News Release 2003-17 | March 4, 2003

Comptroller Hawke Calls for Study of Compliance Regulation and Development of Simpler and Less Burdensome Disclosures

ORLANDO — Comptroller of the Currency John D. Hawke, Jr. said today that consumers are ill-served by the current system of compliance regulation and called for "an independent, professional, well-funded research effort" to see if a new approach could be found that would be more effective for consumers and less burdensome for banks.

"Unreadable, unfathomable, and costly disclosures may be no better — and they're possibly worse — than no disclosures at all. Unfortunately many of the disclosures that fill our mailboxes and settlement packages fall into the ‘unreadable and unfathomable' category," Mr. Hawke said.

"I believe we can do better in serving the interests of consumers, and do it more simply and at less of a cost burden," he added in a speech to the annual convention of the Independent Community Bankers of America.

Mr. Hawke suggested that the U.S. Food and Drug Administration (FDA) had provided a model for consumer disclosure with nutritional information labeling requirements. The FDA's four-year study involved all interested parties — industry, public health experts, consumer groups, and regulators — and resulted in a system of uniform labeling that is readable and reliable.

"Finally consumers had — in simple, readable form — the right kind of reliable, relevant, and consistent information about what they were buying and consuming," Mr. Hawke said. "And they had it at a critical time — before they made a purchase."

The Comptroller said all U.S. regulators could learn from the FDA experience.

"We have to start by talking to the people for whom the disclosures are designed to learn more about their needs and how those needs are best met," Mr. Hawke said. "We have to do more research, more testing, more consulting with end users, and more validating to ensure that our disclosures produce positive results and not simply more waste and frustration."

Mr. Hawke said privacy disclosures, for example, could be improved with a layered approach under which consumers would receive a short-form with a few basic facts presented in large, boldface type.

"This disclosure would provide the basic information—such as the fact that the institution shares the consumer's information with third parties for marketing purposes, and that the consumer has the right to block such sharing arrangements," Mr. Hawke stated. "But it would also advise consumers about where to turn—with a phone number or a website address, for example—to obtain a more detailed disclosure with all of the information required by the Gramm-Leach-Bliley Act."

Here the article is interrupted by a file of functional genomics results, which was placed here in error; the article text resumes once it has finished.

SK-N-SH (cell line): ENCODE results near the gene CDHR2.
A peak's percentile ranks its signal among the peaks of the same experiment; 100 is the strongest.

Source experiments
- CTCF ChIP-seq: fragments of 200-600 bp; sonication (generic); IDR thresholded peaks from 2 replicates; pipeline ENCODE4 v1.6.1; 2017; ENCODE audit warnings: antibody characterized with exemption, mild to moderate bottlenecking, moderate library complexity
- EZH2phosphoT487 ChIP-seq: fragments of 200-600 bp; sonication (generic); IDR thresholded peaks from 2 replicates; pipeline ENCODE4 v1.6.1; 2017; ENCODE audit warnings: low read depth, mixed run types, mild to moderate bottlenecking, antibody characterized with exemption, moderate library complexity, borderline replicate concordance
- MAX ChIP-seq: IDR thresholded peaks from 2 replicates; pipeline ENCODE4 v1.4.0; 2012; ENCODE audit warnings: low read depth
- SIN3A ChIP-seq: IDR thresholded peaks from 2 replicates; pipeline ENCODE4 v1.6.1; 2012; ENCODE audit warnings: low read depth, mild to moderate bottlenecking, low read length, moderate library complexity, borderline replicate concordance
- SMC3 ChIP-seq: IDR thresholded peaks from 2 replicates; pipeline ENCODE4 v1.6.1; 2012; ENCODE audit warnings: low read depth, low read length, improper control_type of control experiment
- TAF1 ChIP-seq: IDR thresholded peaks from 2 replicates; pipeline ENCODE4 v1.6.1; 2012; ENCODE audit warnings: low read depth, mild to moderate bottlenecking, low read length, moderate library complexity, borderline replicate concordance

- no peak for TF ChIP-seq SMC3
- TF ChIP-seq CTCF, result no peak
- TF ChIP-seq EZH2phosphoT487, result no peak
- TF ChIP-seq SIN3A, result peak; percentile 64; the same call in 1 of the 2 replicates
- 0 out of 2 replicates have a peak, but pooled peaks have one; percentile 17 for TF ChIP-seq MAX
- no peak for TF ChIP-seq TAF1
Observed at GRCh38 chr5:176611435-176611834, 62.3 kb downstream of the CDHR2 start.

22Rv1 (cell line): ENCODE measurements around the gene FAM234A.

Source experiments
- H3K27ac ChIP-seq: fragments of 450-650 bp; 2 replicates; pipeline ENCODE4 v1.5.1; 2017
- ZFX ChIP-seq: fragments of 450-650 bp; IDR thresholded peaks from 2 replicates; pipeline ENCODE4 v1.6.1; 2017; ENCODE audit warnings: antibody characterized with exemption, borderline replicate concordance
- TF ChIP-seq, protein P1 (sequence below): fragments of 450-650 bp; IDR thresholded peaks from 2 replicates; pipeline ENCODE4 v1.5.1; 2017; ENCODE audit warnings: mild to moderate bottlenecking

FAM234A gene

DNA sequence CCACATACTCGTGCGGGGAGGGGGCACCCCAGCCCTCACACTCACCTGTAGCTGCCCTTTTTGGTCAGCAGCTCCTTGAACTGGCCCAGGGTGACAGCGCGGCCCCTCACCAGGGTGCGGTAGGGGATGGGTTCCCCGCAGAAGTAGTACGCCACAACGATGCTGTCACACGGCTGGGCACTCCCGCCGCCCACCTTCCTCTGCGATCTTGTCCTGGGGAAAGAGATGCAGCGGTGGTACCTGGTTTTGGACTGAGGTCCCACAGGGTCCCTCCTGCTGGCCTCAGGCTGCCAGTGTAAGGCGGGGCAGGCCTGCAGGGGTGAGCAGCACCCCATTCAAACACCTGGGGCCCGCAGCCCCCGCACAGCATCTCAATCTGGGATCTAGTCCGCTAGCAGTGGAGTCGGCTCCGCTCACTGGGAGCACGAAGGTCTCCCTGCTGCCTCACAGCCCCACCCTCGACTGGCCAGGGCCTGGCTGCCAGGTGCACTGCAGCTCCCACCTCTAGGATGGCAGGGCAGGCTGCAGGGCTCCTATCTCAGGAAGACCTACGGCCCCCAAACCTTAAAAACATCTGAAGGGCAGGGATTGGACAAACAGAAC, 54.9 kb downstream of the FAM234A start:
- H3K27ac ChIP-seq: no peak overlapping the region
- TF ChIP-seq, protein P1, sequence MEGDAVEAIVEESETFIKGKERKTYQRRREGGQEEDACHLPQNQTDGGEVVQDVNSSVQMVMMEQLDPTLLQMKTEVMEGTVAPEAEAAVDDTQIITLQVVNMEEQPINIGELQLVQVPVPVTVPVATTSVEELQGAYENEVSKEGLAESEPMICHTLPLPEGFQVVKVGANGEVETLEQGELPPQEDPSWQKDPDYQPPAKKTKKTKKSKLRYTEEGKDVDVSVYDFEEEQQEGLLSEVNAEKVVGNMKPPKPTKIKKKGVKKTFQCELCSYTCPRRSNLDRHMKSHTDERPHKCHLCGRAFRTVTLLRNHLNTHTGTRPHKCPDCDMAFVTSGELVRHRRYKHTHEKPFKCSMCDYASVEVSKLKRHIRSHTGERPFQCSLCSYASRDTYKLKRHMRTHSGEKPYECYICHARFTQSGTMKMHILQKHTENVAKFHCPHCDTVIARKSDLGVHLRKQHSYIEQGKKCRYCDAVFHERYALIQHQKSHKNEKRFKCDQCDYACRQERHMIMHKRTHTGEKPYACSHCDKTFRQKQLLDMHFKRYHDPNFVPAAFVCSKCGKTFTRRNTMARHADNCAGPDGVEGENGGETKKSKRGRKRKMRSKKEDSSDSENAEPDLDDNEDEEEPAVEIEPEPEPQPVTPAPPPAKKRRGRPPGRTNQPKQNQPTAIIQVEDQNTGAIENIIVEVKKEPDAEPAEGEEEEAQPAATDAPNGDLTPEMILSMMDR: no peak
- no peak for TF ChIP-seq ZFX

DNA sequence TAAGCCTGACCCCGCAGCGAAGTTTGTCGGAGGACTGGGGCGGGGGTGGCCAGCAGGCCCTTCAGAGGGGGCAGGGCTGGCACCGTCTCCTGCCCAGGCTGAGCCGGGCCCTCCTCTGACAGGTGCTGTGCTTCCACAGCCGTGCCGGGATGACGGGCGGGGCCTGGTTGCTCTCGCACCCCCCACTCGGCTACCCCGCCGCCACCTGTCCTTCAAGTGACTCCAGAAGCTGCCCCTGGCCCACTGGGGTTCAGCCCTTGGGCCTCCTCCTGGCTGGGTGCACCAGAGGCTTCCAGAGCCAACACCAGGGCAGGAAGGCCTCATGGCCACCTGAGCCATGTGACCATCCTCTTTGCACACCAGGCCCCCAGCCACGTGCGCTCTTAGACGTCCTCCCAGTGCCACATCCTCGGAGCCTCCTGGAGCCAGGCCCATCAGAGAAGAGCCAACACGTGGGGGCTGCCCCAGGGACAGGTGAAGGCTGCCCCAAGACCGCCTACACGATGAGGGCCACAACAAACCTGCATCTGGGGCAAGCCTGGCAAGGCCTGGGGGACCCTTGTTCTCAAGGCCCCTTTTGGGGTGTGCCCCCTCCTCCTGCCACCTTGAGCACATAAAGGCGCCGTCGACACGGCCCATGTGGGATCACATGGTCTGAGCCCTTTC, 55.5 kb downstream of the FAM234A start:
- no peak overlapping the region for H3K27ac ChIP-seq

In his speech, the Comptroller told community bankers that while "bank regulation is an unavoidable necessity," consumer disclosures should be viewed "not as a burden, but as a competitive opportunity."

Mr. Hawke acknowledged that bankers may find that the laws and regulations that govern their industry are burdensome and costly, and said the sharpest increase in regulatory burden has occurred in the in the area of consumer-oriented legislation, with more than two dozen such laws passed since 1968.

"In 1991, according to one study, those costs may have exceeded 12 percent of bank noninterest expenses," Mr. Hawke said. "Compliance regulation is particularly onerous for community banks, which don't enjoy the economies of scale that are available to larger banks."

The Comptroller said these laws — and the burdens they've created — were not enacted in a vacuum, but were passed in response to abuses in the financial marketplace that the banking industry had proved unable or unwilling to correct on its own.

"It is a simple fact of political life that legislators will respond to the conduct of the worst actors, and will generally do so with laws that affect the business of all, including the best," Mr. Hawke said.

The Comptroller said that community banks make up an enormously important part of the national banking system and voiced his personal support for community banks.

"Of the 2,100 banks we supervise, close to 2,000, or 92 percent, are under $1 billion in assets," Mr. Hawke said. "I personally believe that the nation's community banks are an essential foundation of our financial system, and I want to see community banks flourish and prosper."

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